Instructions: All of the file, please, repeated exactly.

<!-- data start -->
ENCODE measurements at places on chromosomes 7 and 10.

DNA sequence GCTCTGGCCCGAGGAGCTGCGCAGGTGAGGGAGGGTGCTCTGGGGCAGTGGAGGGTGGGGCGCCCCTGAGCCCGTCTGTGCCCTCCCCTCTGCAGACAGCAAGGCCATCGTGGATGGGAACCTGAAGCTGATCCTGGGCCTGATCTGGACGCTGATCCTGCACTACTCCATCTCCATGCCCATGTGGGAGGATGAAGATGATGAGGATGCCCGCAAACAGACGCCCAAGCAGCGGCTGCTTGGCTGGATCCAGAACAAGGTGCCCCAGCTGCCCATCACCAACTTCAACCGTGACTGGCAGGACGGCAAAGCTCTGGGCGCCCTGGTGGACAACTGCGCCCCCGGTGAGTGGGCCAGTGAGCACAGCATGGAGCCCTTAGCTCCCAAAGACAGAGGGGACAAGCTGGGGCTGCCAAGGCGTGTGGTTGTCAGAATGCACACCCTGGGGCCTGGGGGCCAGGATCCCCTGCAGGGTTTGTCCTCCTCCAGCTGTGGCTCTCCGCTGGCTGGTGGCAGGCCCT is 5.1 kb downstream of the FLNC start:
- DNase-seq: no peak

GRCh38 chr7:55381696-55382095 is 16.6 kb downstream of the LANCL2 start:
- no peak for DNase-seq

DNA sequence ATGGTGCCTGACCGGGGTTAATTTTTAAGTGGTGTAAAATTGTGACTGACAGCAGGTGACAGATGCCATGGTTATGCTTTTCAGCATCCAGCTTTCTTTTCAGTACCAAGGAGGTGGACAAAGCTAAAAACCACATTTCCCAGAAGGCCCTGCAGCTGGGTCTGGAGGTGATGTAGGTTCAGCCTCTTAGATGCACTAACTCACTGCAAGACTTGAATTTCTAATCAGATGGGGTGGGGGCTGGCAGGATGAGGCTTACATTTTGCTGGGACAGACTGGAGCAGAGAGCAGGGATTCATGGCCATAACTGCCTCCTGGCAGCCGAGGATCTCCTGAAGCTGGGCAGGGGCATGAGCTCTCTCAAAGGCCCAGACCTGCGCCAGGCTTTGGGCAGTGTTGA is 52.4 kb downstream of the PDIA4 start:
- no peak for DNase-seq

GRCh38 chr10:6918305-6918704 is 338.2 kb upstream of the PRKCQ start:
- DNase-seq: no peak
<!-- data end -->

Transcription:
ENCODE measurements at places on chromosomes 7 and 10.

DNA sequence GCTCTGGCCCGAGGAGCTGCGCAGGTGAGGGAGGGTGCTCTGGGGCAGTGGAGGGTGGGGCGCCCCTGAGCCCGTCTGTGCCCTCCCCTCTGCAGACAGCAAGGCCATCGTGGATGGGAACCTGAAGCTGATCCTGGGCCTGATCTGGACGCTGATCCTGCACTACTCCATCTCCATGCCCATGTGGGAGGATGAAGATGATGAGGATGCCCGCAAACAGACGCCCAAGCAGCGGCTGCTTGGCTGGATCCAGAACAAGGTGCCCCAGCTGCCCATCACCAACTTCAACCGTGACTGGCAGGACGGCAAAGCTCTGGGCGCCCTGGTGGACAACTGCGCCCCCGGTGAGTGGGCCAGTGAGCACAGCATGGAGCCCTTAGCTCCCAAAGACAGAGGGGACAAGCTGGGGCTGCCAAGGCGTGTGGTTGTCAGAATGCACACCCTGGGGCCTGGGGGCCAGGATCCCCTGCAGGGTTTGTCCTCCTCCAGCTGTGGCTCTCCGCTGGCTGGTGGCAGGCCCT is 5.1 kb downstream of the FLNC start:
- DNase-seq: no peak

GRCh38 chr7:55381696-55382095 is 16.6 kb downstream of the LANCL2 start:
- no peak for DNase-seq

DNA sequence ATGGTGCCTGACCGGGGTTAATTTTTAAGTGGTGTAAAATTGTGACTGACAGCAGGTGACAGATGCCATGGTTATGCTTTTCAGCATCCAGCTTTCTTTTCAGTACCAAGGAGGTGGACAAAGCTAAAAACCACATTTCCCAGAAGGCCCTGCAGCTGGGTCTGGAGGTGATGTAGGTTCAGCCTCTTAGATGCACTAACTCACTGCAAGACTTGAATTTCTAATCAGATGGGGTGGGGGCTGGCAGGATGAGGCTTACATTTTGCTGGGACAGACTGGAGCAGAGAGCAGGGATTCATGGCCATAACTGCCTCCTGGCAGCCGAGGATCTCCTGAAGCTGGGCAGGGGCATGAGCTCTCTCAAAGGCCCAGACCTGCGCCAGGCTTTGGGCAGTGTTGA is 52.4 kb downstream of the PDIA4 start:
- no peak for DNase-seq

GRCh38 chr10:6918305-6918704 is 338.2 kb upstream of the PRKCQ start:
- DNase-seq: no peak